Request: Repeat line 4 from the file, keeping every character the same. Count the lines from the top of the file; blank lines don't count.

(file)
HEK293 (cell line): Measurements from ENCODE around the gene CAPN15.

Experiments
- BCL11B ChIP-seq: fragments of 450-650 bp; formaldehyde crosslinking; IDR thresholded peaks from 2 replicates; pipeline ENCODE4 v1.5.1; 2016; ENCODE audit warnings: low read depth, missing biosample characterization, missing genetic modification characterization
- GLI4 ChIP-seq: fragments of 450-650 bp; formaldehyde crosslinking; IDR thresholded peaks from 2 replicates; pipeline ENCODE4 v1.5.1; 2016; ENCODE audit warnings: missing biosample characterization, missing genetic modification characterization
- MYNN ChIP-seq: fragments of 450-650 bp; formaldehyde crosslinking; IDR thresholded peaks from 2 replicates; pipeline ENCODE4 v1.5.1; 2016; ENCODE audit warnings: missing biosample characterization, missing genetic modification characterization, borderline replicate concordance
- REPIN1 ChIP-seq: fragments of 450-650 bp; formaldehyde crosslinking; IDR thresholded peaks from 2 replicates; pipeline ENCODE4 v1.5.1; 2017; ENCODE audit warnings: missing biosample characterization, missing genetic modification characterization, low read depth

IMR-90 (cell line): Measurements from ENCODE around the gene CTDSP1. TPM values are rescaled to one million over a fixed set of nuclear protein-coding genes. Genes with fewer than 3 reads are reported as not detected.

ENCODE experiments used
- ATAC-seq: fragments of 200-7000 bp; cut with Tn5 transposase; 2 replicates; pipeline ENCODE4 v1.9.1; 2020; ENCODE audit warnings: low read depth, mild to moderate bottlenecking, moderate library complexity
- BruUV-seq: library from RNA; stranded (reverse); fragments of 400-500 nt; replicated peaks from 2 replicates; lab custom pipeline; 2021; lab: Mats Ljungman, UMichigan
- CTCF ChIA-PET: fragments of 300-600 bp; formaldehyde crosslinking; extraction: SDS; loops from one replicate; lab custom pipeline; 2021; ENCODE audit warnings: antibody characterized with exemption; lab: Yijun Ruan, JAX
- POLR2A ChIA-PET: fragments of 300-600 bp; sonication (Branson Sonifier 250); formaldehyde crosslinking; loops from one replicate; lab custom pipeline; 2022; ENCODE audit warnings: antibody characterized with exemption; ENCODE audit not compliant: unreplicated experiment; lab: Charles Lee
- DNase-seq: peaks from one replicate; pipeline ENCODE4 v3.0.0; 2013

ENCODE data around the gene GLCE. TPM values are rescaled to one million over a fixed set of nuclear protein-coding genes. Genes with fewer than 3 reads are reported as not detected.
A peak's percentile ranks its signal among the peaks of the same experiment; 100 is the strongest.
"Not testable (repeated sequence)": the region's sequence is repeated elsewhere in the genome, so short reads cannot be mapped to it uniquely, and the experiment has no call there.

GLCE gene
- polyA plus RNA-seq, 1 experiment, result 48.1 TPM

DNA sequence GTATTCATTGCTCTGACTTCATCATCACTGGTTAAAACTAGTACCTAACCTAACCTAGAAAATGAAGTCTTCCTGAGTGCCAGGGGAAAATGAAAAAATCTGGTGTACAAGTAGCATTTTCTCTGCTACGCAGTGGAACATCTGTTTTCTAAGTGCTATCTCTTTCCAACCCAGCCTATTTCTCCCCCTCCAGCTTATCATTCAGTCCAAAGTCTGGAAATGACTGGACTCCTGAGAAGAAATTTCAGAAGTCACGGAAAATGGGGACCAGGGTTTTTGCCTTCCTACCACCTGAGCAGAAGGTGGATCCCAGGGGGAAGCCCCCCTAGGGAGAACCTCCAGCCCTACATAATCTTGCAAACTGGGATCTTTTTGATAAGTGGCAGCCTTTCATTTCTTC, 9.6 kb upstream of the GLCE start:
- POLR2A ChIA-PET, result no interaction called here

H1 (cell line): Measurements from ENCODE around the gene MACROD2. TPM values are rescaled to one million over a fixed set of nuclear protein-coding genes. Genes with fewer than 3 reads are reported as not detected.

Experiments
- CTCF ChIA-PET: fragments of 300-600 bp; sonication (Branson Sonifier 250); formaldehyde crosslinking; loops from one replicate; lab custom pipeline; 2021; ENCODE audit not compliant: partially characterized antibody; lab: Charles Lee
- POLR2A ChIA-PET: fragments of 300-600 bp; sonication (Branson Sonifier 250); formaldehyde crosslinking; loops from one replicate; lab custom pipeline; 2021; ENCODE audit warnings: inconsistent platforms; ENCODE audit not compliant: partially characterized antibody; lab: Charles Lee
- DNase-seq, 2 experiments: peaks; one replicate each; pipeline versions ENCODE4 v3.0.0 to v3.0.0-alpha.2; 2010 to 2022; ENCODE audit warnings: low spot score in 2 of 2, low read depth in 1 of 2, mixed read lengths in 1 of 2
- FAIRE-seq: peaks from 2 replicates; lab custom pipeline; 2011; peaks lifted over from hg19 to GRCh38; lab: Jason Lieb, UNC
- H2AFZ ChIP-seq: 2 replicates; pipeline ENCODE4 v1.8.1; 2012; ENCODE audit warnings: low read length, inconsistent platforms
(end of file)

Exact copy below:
- GLI4 ChIP-seq: fragments of 450-650 bp; formaldehyde crosslinking; IDR thresholded peaks from 2 replicates; pipeline ENCODE4 v1.5.1; 2016; ENCODE audit warnings: missing biosample characterization, missing genetic modification characterization